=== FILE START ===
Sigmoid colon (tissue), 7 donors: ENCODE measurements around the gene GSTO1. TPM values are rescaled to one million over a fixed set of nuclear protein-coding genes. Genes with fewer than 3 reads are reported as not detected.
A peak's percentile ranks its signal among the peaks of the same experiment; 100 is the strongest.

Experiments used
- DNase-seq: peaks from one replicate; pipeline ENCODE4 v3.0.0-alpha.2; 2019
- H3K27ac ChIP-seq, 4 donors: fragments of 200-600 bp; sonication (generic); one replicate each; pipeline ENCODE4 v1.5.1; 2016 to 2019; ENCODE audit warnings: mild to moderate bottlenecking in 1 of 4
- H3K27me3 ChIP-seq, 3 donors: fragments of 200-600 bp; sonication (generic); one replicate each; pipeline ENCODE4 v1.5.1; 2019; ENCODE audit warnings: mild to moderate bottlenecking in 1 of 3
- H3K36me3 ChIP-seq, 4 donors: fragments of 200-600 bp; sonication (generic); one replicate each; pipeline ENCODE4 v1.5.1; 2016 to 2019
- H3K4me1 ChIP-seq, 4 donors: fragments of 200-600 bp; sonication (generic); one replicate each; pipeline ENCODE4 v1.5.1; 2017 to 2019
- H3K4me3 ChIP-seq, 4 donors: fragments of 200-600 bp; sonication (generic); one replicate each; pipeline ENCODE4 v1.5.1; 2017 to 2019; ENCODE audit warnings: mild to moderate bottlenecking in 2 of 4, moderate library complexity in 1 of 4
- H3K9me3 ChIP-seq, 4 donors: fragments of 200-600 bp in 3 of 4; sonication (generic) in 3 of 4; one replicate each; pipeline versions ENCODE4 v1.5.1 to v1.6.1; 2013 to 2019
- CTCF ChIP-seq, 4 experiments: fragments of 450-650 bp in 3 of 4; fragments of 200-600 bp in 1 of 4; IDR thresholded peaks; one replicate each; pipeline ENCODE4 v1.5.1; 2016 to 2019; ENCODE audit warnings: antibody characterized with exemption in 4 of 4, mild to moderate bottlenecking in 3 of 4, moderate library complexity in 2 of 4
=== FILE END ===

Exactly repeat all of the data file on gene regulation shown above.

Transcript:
Sigmoid colon (tissue), 7 donors: ENCODE measurements around the gene GSTO1. TPM values are rescaled to one million over a fixed set of nuclear protein-coding genes. Genes with fewer than 3 reads are reported as not detected.
A peak's percentile ranks its signal among the peaks of the same experiment; 100 is the strongest.

Experiments used
- DNase-seq: peaks from one replicate; pipeline ENCODE4 v3.0.0-alpha.2; 2019
- H3K27ac ChIP-seq, 4 donors: fragments of 200-600 bp; sonication (generic); one replicate each; pipeline ENCODE4 v1.5.1; 2016 to 2019; ENCODE audit warnings: mild to moderate bottlenecking in 1 of 4
- H3K27me3 ChIP-seq, 3 donors: fragments of 200-600 bp; sonication (generic); one replicate each; pipeline ENCODE4 v1.5.1; 2019; ENCODE audit warnings: mild to moderate bottlenecking in 1 of 3
- H3K36me3 ChIP-seq, 4 donors: fragments of 200-600 bp; sonication (generic); one replicate each; pipeline ENCODE4 v1.5.1; 2016 to 2019
- H3K4me1 ChIP-seq, 4 donors: fragments of 200-600 bp; sonication (generic); one replicate each; pipeline ENCODE4 v1.5.1; 2017 to 2019
- H3K4me3 ChIP-seq, 4 donors: fragments of 200-600 bp; sonication (generic); one replicate each; pipeline ENCODE4 v1.5.1; 2017 to 2019; ENCODE audit warnings: mild to moderate bottlenecking in 2 of 4, moderate library complexity in 1 of 4
- H3K9me3 ChIP-seq, 4 donors: fragments of 200-600 bp in 3 of 4; sonication (generic) in 3 of 4; one replicate each; pipeline versions ENCODE4 v1.5.1 to v1.6.1; 2013 to 2019
- CTCF ChIP-seq, 4 experiments: fragments of 450-650 bp in 3 of 4; fragments of 200-600 bp in 1 of 4; IDR thresholded peaks; one replicate each; pipeline ENCODE4 v1.5.1; 2016 to 2019; ENCODE audit warnings: antibody characterized with exemption in 4 of 4, mild to moderate bottlenecking in 3 of 4, moderate library complexity in 2 of 4